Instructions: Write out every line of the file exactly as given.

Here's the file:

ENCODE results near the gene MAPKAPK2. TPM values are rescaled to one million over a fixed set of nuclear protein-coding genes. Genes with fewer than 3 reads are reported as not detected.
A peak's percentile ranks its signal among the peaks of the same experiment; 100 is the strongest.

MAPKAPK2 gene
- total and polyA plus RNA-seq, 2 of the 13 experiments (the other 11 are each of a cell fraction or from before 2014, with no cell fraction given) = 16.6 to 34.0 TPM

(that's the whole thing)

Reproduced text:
ENCODE results near the gene MAPKAPK2. TPM values are rescaled to one million over a fixed set of nuclear protein-coding genes. Genes with fewer than 3 reads are reported as not detected.
A peak's percentile ranks its signal among the peaks of the same experiment; 100 is the strongest.

MAPKAPK2 gene
- total and polyA plus RNA-seq, 2 of the 13 experiments (the other 11 are each of a cell fraction or from before 2014, with no cell fraction given) = 16.6 to 34.0 TPM